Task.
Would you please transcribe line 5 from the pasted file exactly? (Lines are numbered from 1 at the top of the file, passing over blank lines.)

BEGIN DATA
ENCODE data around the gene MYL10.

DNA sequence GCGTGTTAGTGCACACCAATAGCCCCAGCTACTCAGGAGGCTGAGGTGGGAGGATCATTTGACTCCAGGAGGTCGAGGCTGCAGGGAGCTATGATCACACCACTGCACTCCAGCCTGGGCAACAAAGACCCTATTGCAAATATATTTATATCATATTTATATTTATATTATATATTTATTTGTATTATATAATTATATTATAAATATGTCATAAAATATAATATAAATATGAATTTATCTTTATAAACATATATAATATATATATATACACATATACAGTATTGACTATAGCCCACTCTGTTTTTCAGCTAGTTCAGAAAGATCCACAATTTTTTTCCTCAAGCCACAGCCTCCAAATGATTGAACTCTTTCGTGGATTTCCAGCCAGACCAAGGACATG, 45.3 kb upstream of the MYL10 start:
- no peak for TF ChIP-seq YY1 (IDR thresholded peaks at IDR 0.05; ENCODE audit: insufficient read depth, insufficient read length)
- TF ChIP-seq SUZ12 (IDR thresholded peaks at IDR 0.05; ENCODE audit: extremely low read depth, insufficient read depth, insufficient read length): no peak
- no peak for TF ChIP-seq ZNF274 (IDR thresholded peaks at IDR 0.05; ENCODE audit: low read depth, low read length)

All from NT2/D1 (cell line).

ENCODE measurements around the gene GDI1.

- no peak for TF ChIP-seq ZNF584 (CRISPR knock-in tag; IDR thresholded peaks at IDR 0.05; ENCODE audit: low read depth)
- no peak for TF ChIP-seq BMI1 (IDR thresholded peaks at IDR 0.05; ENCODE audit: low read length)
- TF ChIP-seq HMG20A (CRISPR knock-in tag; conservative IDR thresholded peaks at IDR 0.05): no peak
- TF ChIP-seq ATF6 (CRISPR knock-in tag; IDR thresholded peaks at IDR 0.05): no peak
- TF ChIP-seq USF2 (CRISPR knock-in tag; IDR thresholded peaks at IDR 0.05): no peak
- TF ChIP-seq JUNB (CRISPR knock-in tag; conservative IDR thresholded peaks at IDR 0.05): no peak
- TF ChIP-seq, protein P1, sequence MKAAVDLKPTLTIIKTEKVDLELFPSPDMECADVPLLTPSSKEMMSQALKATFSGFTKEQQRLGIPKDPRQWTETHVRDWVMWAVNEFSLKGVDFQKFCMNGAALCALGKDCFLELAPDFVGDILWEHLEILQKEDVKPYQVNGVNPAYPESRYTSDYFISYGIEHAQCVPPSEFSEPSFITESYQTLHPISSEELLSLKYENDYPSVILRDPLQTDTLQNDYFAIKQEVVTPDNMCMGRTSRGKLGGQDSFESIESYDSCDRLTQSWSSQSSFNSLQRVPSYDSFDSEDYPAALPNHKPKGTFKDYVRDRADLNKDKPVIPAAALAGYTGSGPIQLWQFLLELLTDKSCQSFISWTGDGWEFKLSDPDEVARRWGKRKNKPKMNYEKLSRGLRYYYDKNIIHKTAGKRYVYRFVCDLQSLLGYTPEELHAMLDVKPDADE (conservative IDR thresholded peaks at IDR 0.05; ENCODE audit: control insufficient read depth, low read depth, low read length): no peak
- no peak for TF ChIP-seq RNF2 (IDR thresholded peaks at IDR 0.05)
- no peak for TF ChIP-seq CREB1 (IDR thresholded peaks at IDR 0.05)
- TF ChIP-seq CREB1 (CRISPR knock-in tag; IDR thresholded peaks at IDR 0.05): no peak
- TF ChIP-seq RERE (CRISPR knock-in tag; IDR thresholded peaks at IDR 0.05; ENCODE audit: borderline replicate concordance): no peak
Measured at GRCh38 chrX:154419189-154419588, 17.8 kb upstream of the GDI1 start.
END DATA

- no peak for TF ChIP-seq ZNF274 (IDR thresholded peaks at IDR 0.05; ENCODE audit: low read depth, low read length)